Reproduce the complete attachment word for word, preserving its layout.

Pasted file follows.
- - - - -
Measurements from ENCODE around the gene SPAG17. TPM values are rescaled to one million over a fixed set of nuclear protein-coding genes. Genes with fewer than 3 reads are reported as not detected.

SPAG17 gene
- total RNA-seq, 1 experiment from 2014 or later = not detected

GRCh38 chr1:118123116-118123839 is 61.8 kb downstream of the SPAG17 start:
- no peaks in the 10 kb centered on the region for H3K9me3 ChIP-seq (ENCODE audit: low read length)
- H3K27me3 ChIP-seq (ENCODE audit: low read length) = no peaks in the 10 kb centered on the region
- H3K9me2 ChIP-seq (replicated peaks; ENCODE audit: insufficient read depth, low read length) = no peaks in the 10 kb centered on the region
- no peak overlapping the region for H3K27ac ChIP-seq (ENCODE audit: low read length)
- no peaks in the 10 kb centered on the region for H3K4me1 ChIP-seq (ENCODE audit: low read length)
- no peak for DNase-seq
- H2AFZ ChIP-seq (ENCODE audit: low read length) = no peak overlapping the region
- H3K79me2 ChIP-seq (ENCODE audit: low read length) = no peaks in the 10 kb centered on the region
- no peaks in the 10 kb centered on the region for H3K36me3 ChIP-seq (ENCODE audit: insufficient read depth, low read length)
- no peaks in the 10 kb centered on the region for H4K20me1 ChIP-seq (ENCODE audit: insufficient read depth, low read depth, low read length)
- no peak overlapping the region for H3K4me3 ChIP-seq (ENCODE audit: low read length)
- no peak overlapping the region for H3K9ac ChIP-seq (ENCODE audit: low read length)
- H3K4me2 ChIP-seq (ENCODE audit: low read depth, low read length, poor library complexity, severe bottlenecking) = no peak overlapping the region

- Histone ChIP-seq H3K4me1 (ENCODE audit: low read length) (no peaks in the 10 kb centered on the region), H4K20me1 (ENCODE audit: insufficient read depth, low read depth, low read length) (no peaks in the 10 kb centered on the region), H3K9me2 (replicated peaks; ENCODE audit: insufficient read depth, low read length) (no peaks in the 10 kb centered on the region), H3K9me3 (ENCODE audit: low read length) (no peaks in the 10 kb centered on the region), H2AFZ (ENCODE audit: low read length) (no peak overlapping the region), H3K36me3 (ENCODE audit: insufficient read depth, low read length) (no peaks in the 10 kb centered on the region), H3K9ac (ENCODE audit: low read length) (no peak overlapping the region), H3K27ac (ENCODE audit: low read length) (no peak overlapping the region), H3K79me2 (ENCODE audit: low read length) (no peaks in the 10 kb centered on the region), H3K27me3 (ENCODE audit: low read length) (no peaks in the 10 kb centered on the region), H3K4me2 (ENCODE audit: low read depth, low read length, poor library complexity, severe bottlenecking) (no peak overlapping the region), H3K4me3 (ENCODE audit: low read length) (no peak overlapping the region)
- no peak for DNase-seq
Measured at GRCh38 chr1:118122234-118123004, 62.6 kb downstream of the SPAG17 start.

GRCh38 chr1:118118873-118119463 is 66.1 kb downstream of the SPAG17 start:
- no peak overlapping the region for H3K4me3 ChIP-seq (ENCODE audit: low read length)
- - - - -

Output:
Measurements from ENCODE around the gene SPAG17. TPM values are rescaled to one million over a fixed set of nuclear protein-coding genes. Genes with fewer than 3 reads are reported as not detected.

SPAG17 gene
- total RNA-seq, 1 experiment from 2014 or later = not detected

GRCh38 chr1:118123116-118123839 is 61.8 kb downstream of the SPAG17 start:
- no peaks in the 10 kb centered on the region for H3K9me3 ChIP-seq (ENCODE audit: low read length)
- H3K27me3 ChIP-seq (ENCODE audit: low read length) = no peaks in the 10 kb centered on the region
- H3K9me2 ChIP-seq (replicated peaks; ENCODE audit: insufficient read depth, low read length) = no peaks in the 10 kb centered on the region
- no peak overlapping the region for H3K27ac ChIP-seq (ENCODE audit: low read length)
- no peaks in the 10 kb centered on the region for H3K4me1 ChIP-seq (ENCODE audit: low read length)
- no peak for DNase-seq
- H2AFZ ChIP-seq (ENCODE audit: low read length) = no peak overlapping the region
- H3K79me2 ChIP-seq (ENCODE audit: low read length) = no peaks in the 10 kb centered on the region
- no peaks in the 10 kb centered on the region for H3K36me3 ChIP-seq (ENCODE audit: insufficient read depth, low read length)
- no peaks in the 10 kb centered on the region for H4K20me1 ChIP-seq (ENCODE audit: insufficient read depth, low read depth, low read length)
- no peak overlapping the region for H3K4me3 ChIP-seq (ENCODE audit: low read length)
- no peak overlapping the region for H3K9ac ChIP-seq (ENCODE audit: low read length)
- H3K4me2 ChIP-seq (ENCODE audit: low read depth, low read length, poor library complexity, severe bottlenecking) = no peak overlapping the region

- Histone ChIP-seq H3K4me1 (ENCODE audit: low read length) (no peaks in the 10 kb centered on the region), H4K20me1 (ENCODE audit: insufficient read depth, low read depth, low read length) (no peaks in the 10 kb centered on the region), H3K9me2 (replicated peaks; ENCODE audit: insufficient read depth, low read length) (no peaks in the 10 kb centered on the region), H3K9me3 (ENCODE audit: low read length) (no peaks in the 10 kb centered on the region), H2AFZ (ENCODE audit: low read length) (no peak overlapping the region), H3K36me3 (ENCODE audit: insufficient read depth, low read length) (no peaks in the 10 kb centered on the region), H3K9ac (ENCODE audit: low read length) (no peak overlapping the region), H3K27ac (ENCODE audit: low read length) (no peak overlapping the region), H3K79me2 (ENCODE audit: low read length) (no peaks in the 10 kb centered on the region), H3K27me3 (ENCODE audit: low read length) (no peaks in the 10 kb centered on the region), H3K4me2 (ENCODE audit: low read depth, low read length, poor library complexity, severe bottlenecking) (no peak overlapping the region), H3K4me3 (ENCODE audit: low read length) (no peak overlapping the region)
- no peak for DNase-seq
Measured at GRCh38 chr1:118122234-118123004, 62.6 kb downstream of the SPAG17 start.

GRCh38 chr1:118118873-118119463 is 66.1 kb downstream of the SPAG17 start:
- no peak overlapping the region for H3K4me3 ChIP-seq (ENCODE audit: low read length)